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Inventory Redeployment through Optimized and Automated Recommendations

November 3, 2022

Featured Article:

Author: Shrinath Bhat, Senior Data Scientist, AB InBev

Supply Chain of Future (SCoF) Analytics team’s vision, which is a part of Growth Analytics Centre (GAC): the global analytics hub for Ab-InBev, is to create value via adoption of cutting-edge practices in Supply Chain domain with a series of digital transformations and advanced analytics methodologies to keep the organizations focused on high-value tasks. We are transforming our company’s operations which has 200+ Breweries, 600+ Distribution Centers, 1000+ SKUs and 60+ Verticals. Overall, $25 B+ Industrial and Logistics Operating cost, where $5Bn+ is incurred in Logistics cost, $2.1Bn+ of expenses in Storage, $4.8Bn+ of inventory cost at any given time, $100Mn+ of Obsolescence and $1.7Bn+ of Out of Stock is recorded historically.

Inventory Re-Deployment Project

What is Inventory Re-deployment?

Before we jump on to understanding the redeployment process let’s revisit some basics.

There are three important constituents in any supply chain network. They are

  • Place where goods are produced (Brewery)
  • Intermediate storage or Distribution center
  • Retailer or Customer

Inventory deployment is the movement of finished goods from locations “higher” in the supply network (like Brewery) to locations “lower” in the supply network (like Distribution Centers).

Inventory re-deployment is the movement of finished goods between Distribution Centers.

Below diagram explains the same:

Why do we need to redeploy?

We need redeployment to manage out of stock and obsolescence because of high demand volatility and ineffective demand planning.

The goal of the project is to improve stock availability to meet customer demand and service levels by optimizing the re-deployment of stock to maintain a balanced inventory across all the depots in a country

  • Out of Stock can be defined as the unavailability of specific items or products at the point of purchase when the customer is ready to buy.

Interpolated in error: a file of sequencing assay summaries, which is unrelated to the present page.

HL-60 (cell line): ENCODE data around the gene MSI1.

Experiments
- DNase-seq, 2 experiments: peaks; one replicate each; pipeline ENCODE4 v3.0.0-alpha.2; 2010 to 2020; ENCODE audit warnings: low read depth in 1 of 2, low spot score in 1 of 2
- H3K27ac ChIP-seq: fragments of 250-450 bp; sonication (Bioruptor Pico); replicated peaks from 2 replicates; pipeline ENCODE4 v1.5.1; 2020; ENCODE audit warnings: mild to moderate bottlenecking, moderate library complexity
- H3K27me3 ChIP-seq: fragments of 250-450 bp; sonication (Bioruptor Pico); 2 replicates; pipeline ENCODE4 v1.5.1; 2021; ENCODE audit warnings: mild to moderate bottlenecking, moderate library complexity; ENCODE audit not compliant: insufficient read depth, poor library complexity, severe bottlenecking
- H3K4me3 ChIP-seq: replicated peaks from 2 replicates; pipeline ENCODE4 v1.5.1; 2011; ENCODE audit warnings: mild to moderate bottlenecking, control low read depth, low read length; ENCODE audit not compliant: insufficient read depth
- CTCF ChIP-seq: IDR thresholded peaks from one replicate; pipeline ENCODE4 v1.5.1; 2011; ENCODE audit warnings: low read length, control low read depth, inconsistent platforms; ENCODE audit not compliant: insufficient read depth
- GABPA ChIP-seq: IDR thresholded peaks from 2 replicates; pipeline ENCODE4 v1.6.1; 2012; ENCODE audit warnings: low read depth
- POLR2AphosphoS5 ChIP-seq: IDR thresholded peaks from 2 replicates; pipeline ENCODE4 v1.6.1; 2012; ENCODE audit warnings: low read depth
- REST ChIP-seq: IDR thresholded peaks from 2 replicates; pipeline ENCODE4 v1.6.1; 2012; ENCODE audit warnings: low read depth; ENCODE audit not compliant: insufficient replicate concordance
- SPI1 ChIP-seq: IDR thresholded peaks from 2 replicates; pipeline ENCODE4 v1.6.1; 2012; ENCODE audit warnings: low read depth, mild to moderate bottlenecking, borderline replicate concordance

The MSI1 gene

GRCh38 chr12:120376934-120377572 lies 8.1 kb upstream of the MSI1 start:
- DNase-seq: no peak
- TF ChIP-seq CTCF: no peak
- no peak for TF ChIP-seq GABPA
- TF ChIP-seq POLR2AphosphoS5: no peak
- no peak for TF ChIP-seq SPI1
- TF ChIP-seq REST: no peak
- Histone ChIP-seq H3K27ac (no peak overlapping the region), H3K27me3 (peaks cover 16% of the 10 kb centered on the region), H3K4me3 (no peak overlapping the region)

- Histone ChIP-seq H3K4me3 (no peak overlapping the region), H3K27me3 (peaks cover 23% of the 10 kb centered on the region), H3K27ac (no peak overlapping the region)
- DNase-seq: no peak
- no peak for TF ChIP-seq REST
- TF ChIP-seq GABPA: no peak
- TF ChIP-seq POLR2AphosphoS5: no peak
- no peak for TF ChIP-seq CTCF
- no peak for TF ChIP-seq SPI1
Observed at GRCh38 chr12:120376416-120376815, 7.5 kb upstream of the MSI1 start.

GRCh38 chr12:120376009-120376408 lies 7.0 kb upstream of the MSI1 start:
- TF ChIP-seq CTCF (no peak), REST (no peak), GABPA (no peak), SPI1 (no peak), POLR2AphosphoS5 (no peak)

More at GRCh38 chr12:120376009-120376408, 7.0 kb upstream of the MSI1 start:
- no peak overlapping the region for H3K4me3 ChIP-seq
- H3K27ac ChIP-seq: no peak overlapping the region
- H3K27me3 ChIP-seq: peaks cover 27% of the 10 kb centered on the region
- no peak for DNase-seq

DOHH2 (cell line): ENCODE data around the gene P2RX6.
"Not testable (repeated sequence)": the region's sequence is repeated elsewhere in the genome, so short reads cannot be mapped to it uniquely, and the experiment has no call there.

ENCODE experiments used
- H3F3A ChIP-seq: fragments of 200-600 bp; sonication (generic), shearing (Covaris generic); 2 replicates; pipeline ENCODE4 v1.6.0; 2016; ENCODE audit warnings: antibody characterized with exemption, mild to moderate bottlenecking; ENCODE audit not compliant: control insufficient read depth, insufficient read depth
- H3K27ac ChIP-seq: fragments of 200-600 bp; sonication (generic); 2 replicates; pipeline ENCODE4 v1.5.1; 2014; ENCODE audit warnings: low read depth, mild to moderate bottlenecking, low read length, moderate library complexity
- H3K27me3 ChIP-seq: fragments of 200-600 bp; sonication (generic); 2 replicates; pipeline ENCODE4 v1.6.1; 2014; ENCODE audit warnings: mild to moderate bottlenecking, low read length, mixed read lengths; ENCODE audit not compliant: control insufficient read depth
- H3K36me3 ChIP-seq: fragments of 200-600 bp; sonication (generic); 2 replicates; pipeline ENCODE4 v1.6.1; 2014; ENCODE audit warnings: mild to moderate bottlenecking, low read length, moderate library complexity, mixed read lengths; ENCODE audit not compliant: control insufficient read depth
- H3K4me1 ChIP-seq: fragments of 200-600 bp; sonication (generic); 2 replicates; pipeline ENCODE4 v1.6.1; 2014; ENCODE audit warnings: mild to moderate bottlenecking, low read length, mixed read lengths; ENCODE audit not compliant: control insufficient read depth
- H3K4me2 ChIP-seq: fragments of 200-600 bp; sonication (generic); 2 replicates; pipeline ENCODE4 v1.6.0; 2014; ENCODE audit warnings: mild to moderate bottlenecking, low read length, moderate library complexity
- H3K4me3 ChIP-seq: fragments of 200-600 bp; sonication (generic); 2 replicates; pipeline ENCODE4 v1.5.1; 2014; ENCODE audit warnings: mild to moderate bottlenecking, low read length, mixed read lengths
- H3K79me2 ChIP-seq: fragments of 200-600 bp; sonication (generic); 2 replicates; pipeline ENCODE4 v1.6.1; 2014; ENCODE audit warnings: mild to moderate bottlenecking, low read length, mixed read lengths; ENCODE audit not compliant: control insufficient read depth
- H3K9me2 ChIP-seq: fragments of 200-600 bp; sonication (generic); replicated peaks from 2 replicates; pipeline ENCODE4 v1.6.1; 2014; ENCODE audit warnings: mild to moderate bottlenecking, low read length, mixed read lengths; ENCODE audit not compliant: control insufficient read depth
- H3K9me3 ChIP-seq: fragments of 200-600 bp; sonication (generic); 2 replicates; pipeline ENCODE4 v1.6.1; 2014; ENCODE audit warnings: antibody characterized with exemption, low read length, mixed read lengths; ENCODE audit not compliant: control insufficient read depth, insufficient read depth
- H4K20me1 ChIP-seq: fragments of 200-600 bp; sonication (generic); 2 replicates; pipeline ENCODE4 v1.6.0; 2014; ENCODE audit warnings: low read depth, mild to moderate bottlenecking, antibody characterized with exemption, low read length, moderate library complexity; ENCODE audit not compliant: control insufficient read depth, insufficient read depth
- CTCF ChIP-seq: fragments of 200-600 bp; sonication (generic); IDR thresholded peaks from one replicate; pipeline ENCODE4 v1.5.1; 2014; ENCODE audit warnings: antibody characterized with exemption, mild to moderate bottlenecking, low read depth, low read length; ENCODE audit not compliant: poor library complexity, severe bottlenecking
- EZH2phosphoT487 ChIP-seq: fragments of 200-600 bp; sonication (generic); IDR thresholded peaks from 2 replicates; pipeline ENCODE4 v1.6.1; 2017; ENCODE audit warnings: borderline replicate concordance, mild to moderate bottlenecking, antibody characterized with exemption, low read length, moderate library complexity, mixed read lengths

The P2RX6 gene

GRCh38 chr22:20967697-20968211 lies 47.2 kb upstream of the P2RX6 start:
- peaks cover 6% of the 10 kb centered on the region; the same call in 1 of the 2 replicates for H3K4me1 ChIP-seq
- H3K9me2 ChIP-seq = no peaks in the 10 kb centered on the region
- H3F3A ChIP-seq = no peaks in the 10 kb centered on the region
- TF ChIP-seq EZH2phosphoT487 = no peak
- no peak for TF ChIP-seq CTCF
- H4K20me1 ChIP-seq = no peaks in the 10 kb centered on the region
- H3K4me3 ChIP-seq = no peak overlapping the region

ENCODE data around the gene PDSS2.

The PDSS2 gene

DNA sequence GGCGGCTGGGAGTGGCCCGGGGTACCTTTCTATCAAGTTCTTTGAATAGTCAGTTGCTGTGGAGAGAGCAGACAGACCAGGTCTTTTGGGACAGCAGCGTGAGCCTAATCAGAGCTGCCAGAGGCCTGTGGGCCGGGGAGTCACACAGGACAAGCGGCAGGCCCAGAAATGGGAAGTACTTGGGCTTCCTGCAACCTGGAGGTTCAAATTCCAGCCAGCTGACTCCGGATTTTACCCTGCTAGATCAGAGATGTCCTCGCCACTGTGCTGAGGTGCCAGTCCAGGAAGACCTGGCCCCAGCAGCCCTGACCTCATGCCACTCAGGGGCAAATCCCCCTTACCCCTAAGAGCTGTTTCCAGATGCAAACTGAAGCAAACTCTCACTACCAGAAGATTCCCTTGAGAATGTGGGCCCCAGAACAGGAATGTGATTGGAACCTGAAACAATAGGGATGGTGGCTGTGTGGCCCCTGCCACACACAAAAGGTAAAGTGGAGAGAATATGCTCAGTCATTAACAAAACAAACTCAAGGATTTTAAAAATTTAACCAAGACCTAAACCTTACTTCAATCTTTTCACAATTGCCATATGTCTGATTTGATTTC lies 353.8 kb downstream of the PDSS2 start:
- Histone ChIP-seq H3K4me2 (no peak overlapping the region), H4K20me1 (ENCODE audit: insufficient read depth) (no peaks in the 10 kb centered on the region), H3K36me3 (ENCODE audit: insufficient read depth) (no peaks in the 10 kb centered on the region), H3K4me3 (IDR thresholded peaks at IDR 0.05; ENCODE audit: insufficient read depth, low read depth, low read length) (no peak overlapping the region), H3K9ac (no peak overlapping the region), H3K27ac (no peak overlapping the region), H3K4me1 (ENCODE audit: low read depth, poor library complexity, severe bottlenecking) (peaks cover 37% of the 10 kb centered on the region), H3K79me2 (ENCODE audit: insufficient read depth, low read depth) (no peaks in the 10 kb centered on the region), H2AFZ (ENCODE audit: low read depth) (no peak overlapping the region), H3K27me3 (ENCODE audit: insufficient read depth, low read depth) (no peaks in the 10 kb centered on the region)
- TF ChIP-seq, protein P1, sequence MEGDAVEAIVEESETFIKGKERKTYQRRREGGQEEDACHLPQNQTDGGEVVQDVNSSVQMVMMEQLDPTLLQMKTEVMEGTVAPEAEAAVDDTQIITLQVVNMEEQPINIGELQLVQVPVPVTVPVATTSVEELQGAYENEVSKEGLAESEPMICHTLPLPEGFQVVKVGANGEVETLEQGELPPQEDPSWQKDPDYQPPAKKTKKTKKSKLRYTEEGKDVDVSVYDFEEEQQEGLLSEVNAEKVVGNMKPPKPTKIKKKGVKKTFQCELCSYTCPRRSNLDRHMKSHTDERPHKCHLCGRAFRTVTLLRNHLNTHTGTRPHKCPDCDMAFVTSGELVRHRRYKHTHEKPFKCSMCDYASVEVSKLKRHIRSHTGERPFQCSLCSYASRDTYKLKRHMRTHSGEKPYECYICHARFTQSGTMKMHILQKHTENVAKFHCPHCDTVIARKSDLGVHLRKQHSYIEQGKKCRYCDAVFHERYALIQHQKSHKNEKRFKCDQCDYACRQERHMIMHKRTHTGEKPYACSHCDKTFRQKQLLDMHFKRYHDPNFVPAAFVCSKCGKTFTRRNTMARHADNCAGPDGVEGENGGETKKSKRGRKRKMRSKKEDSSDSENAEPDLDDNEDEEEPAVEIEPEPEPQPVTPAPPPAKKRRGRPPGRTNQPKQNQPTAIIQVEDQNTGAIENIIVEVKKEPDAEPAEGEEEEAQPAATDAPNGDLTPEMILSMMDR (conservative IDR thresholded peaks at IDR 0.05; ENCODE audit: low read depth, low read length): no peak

• Obsolescence can be defined as a product which is near to its expiry date or has reached its expiry date which needs to be written off or discarded

Key Issue in Logistics and Supply Chain:

  • Inaccurate Demand Forecasting
  • Stock Deployment Issues
    • Stock planning
    • Stock redeployment
  • Production Issues
  • Logistic Issues

Why is there a need to relook at the Re-deployment process?
There was a question asked by Logistics Capabilities Partners, “Is there a process to check re-deployment opportunities for the main risks of Obsolescence and Out of Stock with a clear view on cost implications?”

Answer to the question is no!

In the previous process:

  • Manual analysis and recommendations were done which were time consuming and ad-hoc
  • Mostly driven by either obsolescence or demand of the SKU
  • Cost effectiveness of the stock movements were not considered
  • Only top SKUs with either high obsolescence or high demand were considered for redeployment or transfers

We are hence trying to solve the above issues in the optimized process:

  • Optimized and automated recommendations
  • Driven by Fair Share (which is the concept of having a balanced inventory), Out of Stock and Obsolescence Stock
  • Recommends the most cost-effective stock movements
  • All SKUs are considered for redeployment

Data Landscape

There are various datafiles used in for the analytical data set preparation at DC-SKU (Distribution Center-Stock Keeping Unit) level which come from various data sources like SAP, Vertica, Tableau dashboard etc. and which can be majorly categorized into the following categories:

  • Inventory and Orders data

With information on the opening stock, planned in volume, in-transit volume, planned production, average demand forecast, customer orders and re-order point

  • Depot level data

With information on the location of the DCs, Trip cost involved for the redeployment etc.

  • SKU level data

With information on the MACO without VLC, unit of measurement, stock age, out of stock etc.